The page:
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Famille-rose enamel tea cup with a lid, Guangxu

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Tea cup with a lid, Guangxu (imitation of Jiaqing style)

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Square porcelain wine container with Lujun glaze, Qianlong (Qing)

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Famille-rose enamel bottle, Qianlong (Qing)

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Pagoda of Buddhist Incense and Kunming Lake

I passed by the area with water calligraphy, and 3 people were doing it. I asked one to write "毛主席萬歲" ("Long live Chairman Mao!") and he scolded me and asked me where I was from. He said something about it not being fashionable anymore, and he said 毛主席不会万岁, 你也不会万岁 (Chairman Mao will not have a long life, and neither will you); maybe he was alluding to our being arrested for mocking the Chairman. He concluded by saying he would "送" (give) me a phrase that "you guys like" (I said all Chinese did):

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"恭喜發財" ("Congratulations, and Prosper"

He added that "俗语说: 红包拿来" ("the idiom goes, hand over a red packet"). I think this was a not-so-subtle way of asking me for money, but since he hadn't humoured me, I didn't humour him.

He also asked me how much Chinese culture and history I knew. I said a bit and he proclaimed that this was not enough. My rejoinder was that it beat nothing.


Chipping away at heritage
I'm sure getting an impression in these ways damages the stone

At 4:10pm there were still tour groups coming in - probably just to take a photo and leave. In contrast, I'd spent about 5 hours in the Summer Palace (things closing at 4:30pm, my having a night train at about 7pm and the Summer Palace being far from everywhere except the Old Summer Palace, I probably wouldn't have been able to squeeze in something else even if I'd set out earlier).

I was a little hungry so I decided to have some street food.

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"Old Beijing Authentic Smelly Tofu"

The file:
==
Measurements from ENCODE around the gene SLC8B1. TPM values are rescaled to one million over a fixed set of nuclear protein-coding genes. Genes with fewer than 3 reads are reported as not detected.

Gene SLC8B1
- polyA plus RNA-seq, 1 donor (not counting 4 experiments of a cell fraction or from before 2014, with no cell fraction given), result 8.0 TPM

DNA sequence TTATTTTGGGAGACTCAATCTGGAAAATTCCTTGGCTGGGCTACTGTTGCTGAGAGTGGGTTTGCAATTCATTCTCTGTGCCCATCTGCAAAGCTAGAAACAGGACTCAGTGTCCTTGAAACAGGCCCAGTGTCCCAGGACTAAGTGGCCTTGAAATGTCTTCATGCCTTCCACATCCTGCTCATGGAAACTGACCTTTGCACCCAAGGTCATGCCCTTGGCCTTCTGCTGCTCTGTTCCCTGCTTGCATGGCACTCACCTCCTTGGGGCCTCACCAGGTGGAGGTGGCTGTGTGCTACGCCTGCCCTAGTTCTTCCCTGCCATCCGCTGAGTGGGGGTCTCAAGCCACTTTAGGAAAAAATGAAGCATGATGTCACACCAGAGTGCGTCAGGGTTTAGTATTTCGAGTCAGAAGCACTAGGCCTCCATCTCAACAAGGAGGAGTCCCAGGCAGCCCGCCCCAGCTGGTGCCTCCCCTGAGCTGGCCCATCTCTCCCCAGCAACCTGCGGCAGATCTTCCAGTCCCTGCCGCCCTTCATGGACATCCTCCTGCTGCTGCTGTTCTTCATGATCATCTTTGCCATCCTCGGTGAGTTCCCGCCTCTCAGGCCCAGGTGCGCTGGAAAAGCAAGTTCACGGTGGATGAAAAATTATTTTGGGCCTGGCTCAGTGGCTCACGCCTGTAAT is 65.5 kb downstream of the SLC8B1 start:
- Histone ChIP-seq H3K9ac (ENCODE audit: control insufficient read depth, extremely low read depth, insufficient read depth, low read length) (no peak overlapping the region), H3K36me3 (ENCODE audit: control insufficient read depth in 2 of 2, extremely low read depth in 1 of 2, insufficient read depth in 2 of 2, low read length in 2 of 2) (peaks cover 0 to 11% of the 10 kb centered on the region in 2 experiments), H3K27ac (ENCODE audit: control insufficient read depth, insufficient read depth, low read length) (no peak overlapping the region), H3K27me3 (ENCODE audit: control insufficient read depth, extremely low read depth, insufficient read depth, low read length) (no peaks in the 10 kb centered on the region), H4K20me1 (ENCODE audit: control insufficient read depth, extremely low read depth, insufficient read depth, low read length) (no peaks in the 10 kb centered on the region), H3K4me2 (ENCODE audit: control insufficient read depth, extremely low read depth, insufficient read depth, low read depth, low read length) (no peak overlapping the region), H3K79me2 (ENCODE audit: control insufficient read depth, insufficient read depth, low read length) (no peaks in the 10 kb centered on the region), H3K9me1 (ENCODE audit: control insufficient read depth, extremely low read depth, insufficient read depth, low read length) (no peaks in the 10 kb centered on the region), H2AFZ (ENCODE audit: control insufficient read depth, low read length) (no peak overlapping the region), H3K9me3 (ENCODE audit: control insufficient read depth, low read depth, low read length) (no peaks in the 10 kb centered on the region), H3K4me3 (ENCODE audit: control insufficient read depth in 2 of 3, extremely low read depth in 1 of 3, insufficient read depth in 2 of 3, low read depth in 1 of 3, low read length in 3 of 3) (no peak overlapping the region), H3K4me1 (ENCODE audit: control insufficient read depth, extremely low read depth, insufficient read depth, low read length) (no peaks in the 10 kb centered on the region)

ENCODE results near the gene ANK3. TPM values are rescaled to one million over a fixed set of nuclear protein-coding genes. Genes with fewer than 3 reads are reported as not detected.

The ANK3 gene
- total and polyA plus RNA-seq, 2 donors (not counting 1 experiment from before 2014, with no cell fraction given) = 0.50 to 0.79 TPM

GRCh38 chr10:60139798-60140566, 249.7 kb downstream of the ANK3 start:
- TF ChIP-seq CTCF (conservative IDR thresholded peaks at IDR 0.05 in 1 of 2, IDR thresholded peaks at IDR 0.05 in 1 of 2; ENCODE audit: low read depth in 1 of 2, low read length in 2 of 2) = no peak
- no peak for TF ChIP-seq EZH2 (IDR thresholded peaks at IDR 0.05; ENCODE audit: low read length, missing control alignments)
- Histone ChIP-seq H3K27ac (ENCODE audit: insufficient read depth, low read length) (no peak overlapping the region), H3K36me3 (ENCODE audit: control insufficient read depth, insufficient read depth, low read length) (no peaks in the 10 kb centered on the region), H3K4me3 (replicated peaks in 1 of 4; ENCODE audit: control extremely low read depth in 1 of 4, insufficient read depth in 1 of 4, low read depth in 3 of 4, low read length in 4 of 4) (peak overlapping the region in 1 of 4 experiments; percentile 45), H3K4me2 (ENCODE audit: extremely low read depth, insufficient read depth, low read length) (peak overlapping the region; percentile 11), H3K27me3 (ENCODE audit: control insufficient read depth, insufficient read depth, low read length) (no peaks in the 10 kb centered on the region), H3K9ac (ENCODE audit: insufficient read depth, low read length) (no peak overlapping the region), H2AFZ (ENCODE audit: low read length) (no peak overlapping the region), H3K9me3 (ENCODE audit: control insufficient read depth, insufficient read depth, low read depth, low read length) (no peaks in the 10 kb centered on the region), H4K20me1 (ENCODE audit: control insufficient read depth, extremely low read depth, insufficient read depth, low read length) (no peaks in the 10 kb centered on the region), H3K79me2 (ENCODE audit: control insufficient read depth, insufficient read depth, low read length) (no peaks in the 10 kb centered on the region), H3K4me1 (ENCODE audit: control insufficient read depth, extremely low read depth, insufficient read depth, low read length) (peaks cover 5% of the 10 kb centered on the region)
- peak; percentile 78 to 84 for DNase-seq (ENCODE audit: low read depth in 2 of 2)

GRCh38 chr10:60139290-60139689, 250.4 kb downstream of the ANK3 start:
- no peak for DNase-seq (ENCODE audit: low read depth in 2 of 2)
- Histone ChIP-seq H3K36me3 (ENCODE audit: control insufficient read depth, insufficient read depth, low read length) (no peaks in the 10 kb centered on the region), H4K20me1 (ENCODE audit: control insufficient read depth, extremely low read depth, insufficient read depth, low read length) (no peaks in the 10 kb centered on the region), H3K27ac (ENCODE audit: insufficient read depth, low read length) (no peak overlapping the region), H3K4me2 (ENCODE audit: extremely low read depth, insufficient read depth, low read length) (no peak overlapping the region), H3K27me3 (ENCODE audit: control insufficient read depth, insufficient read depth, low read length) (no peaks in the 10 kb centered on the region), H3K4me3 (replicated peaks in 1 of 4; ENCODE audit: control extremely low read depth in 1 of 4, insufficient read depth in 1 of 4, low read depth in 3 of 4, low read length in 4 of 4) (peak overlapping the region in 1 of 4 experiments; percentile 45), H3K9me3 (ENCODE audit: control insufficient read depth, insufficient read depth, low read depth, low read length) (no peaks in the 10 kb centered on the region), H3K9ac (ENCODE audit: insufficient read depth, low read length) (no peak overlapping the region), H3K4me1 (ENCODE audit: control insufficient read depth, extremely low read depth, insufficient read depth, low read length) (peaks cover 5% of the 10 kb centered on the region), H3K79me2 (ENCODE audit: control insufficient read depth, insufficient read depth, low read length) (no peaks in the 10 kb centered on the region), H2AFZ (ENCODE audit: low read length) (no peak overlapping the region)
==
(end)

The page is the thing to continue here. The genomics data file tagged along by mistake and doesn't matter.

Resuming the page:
I asked the guy if smelly tofu wasn't Taiwanese. He said it was Beijing.

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Meat stick vendor

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3¥ duck and 2¥ smelly tofu (the normal portion was 3¥ but I asked for a tasting portion despite being told in a poetic manner that 'smelled bad on the nose but tasted great in the stomach')

I felt cheated as the tofu wasn't smelly.

The meat was so nice that I went back.

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Lamb which tasted suspiciously like chicken

I was later informed that the skewers were quite expensive, but this was outside the Summer Palace after all.

The smelly tofu and meat guys were fascinated by Singaporean money, and the smelly tofu guy tried to buy my S$2 note off me. He offered me 2¥ for it, despite my attempt to explain the concept of exchange rates. But eventually I let him have it to make him happy. The skewered meat guy then tried to buy my S$5 note, but not wanting to suffer more (and greater) foreign exchange losses I declined.

Here, my notes says "玉铜器" and "Cixi 画像" for some reason.

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"Mommy, I've grown teeth"
"..."
"Mommy, I've grown tusks!"
"..."
"Mommy, I've grown teeth!"
"..."
"Mommy, aren't you happy for me?"

This ad against elephant poaching is well done

My hostel being in the middle of a Hutong (traditional neighborhood cluster) I profited from the fading light to have a look around, but was not impressed. It's just people's houses.

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中帽胡同 (Zhongmao Hutong)

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"For the Chinese people. Countering AIDS
Please use condom for preventing the dreaded sexually tremsitted diseases and AIDS.